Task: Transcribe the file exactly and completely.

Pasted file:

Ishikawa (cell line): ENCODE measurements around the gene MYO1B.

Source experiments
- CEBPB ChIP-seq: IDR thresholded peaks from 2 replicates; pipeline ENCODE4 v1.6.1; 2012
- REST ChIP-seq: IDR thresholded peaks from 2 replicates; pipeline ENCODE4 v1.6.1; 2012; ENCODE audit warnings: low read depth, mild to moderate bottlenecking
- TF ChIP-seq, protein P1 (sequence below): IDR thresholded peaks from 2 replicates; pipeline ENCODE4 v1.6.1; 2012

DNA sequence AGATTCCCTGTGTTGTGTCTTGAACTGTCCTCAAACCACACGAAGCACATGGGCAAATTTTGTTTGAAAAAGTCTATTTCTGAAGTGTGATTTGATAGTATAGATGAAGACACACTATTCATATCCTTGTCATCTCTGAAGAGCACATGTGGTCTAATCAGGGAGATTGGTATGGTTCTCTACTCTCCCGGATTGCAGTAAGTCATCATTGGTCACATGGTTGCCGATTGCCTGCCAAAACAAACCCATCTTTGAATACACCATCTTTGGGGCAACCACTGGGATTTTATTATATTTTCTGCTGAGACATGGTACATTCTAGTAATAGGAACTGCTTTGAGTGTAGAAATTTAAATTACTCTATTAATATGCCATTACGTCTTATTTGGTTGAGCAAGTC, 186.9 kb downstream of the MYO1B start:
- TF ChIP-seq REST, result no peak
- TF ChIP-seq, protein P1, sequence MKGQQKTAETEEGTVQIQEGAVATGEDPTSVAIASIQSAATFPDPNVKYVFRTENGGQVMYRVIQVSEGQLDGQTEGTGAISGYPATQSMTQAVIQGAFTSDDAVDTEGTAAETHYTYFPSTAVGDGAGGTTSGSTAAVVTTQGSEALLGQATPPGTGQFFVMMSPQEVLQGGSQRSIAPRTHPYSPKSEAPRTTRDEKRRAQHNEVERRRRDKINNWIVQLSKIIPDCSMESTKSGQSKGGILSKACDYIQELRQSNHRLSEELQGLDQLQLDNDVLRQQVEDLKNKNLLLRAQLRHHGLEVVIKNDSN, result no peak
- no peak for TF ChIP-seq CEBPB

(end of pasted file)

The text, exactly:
Ishikawa (cell line): ENCODE measurements around the gene MYO1B.

Source experiments
- CEBPB ChIP-seq: IDR thresholded peaks from 2 replicates; pipeline ENCODE4 v1.6.1; 2012
- REST ChIP-seq: IDR thresholded peaks from 2 replicates; pipeline ENCODE4 v1.6.1; 2012; ENCODE audit warnings: low read depth, mild to moderate bottlenecking
- TF ChIP-seq, protein P1 (sequence below): IDR thresholded peaks from 2 replicates; pipeline ENCODE4 v1.6.1; 2012

DNA sequence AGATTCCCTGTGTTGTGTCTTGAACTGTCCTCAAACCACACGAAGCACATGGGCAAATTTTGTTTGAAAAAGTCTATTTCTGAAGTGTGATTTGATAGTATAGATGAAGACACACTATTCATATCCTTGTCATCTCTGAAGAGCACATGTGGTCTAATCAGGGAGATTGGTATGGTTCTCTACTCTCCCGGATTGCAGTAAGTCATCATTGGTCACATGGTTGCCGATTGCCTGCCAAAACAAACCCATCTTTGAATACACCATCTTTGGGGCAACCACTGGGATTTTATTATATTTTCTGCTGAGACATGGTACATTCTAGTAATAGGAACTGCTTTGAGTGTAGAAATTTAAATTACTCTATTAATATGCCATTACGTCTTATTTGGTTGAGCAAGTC, 186.9 kb downstream of the MYO1B start:
- TF ChIP-seq REST, result no peak
- TF ChIP-seq, protein P1, sequence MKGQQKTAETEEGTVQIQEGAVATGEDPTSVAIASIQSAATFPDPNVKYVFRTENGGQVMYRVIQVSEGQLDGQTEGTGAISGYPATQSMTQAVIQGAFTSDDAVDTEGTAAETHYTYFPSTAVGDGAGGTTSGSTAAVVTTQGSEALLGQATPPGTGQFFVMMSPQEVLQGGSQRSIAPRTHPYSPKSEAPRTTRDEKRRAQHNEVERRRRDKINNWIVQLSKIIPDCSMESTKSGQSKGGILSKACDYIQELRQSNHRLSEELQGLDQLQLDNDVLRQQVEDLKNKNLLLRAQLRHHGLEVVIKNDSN, result no peak
- no peak for TF ChIP-seq CEBPB